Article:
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'What's Wrong With Me?' Hola Papi's John Paul Brammer Is Here to Help

'What's Wrong With Me?' Hola Papi's John Paul Brammer Is Here to Help

John Paul Brammer
Zach Knoll

John Paul Brammer brings his trademark wit and heart to the new essay collection, !Hola Papi!.

Over the past four years, John Paul Brammer's had an unrivaled look into the inner minds of queer people. Through his popular advice column, !Hola Papi!, he's received letters about our innermost worries, our most queer and private humiliations. "The theme of 'What's wrong with me?' is very recurring," he says. "Sort of like, 'Why am I not making friends? Why am I not finding a significant other? Why do I feel so uncomfortable navigating my identity?'

A lot of reassurance is needed. "You just want someone to hear you out and affirm, 'No, you belong here,' or 'There's nothing wrong with you,' or 'This is all part of the process of figuring yourself out.'"

Now Brammer's bringing his trademark wit and heart to his new essay collection, Hola Papi: How to Come Out in a Walmart Parking Lot and Other Life Lessons. Like those who read and write into his column, Brammer is still figuring his life out. It makes for an approachable narrator, one you want to follow through his upbringing as a mixed-race Mexican-American in rural Oklahoma to New York City where Brammer has, to his own surprise, become the queer community's favorite advice columnist.

To celebrate the release of Hola Papi (out now), Brammer stopped by and spoke with the LGBTQ&A podcast. You can read an excerpt below and listen to the full interview on Apple Podcasts or Spotify.

Jeffrey Masters: People often write to you with questions that you can't answer. How do you think about what your role is in answering those?
John Paul Brammer: You're probably not going to hit the nail on the head 100 percent of the time and fix this person's life with your little piece of content on the internet, but that doesn't mean the advice column can't be a worthwhile vehicle for expressing sincere sentiments and helping people tease things out and explore themselves in a deeper way. That's how I've always approached my columns.

I see it as more an avenue for the kind of writing I enjoy, more so than me actually trying to reach in and solve someone's problems.

JM: And then others who read the person's question and can see that other people have the same issues.
JPB: Oh, absolutely. Originally it was being pushed out through Grindr, which had a lot to do with that. I didn't realize at the beginning that there were so many people out there using Grindr who just felt lonely and wanted to be heard. Of course, it makes sense when you think about it, but there were a lot of people who just wanted someone to talk to about some deeper things that were afflicting them.

And people from parts of the world where maybe they don't have a visible LGBTQ community or people they can immediately lean on. They want that friend at the bar that they can just talk to and complain to and it's really cool to fill that niche.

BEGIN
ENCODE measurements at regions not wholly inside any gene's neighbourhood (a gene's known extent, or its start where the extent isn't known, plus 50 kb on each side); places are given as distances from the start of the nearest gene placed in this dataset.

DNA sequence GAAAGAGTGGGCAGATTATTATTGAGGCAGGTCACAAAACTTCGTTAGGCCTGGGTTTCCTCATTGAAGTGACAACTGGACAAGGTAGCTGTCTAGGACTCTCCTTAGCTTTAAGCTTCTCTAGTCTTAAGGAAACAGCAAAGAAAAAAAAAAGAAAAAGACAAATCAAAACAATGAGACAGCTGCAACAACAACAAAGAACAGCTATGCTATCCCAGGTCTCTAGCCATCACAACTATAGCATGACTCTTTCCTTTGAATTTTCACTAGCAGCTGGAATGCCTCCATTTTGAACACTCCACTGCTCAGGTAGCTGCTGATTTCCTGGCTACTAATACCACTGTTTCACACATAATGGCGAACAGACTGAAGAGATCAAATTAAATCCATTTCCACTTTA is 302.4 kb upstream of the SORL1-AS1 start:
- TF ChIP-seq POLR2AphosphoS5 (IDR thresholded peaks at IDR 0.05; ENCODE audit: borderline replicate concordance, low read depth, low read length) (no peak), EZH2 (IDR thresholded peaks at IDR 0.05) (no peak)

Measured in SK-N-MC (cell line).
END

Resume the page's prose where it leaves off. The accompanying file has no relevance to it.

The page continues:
Grindr is such a through-line of my book because I come from rural Oklahoma where I was constantly looking for people to connect with, be it physically or emotionally. And I totally understand how we can end up using technologies like a hookup app to try to find something deeper, to try to find something more meaningful.

JM: What are the recurring themes in the letters that you see?
JPB: A really common letter that I receive is just about loneliness, just the vague feeling of not having someone around and wishing that you did. The theme of "What's wrong with me?" is very recurring. Sort of like, "Why am I not making friends? Why am I not finding a significant other? Why do I feel so uncomfortable navigating my identity?"

And I think that that really speaks to the sense of otherness that is still very prevalent to this day when it comes to LGBTQ people. You're sort of wrestling with something that you don't quite understand. You know there's something different about you and you just want someone to hear you out and affirm, "No, you belong here," or "There's nothing wrong with you," or "This is all part of the process of figuring yourself out."

Lots of reassurance, I found, is needed.

JM: You write about getting a job at a Mexican restaurant in High School because you didn't feel "Mexican enough." Is that something that you still feel?
JPB: Oh yeah. I think that if we really closely observe it, we all, to some extent, feel like we're not quite who we're presenting as or we're not quite who we were told we were. I sort of grew up in the shadow of that American immigrant narrative where yes, my grandparents were really stigmatized, had a hard time assimilating, struggled with English.

So having that direct access to this world that was so different from the one that I was in, and so navigating both of them, sort of enveloped me in a crisis. I thought it was purely a race thing when I was little. Later, I figured out, of course, there's also a class component, there's an immigrant component. There's so many things going on in it and trying to figure that stuff out when you're just a kid can lead you to some really ridiculous decisions, like thinking that if I worked at a tortilla factory, I would figure myself out and I would be more comfortable in myself.